Conceptual Interests and Analytical Shifts in Research on Rave Culture

9758 Words Oct 1st, 2014 40 Pages
Abstract

Raves have historically referred to grass-roots organized, anti-establishment and unlicensed all night dance parties, featuring electronically-produced dance music (EDM), such as techno, house, trance and drum and bass. Since their late 1980s origins in the U.K., raves have gained widespread popularity and transformed dramatically. Consequently, their many cultural traits and behaviors have garnered much sociological interest, which mostly falls into two competing perspectives: cultural studies and public health. In this paper, we review what raves look like today compared to their high point in the 1990s. We then discuss how the cultural studies and public health perspectives define raves and have studied them over time,
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Much of the sociological interest in raves follows this tradition. In fewer than 20 years since raves’ emergence in the U.K., many studies have appeared covering issues such as youth identity and counter-cultural resistance (Hill 2002), hedonism (Reynolds 1999), and drug-related risk and consequence (Yacoubian et al 2003; Sanders 2005). The purposes of this paper are to review what raves are, how they have changed over time and how scholars have attempted to understand them. Through such a review, we hope to show how research on rave culture has contributed to fundamental sociological ideas and concepts germane to the study of youth culture, deviance, and identity. Our review of the connection between rave definitions and the approaches scholars have used to study raves reveals important insights for sociological concepts and how political interests shape fields of inquiry. We contend that one’s definition of raves plays an important, but not singular, role in what issues are investigated, how raves are studied, and what concepts and ideas are advanced.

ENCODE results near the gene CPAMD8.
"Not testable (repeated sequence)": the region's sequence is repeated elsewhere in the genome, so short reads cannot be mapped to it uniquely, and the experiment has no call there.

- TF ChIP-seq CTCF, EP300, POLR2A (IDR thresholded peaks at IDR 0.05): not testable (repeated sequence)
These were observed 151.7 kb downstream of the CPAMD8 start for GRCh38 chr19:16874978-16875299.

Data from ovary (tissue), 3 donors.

Historical Background. Raves have historically referred to grass-roots organized, anti-establishment and unlicensed all night dance parties, featuring electronically-produced dance music (EDM), such as techno, house, trance and drum and bass. Members of Generation X (the birth cohort born between 1965 and 1980- see Ulrich and Harris 2003) originated raves during the

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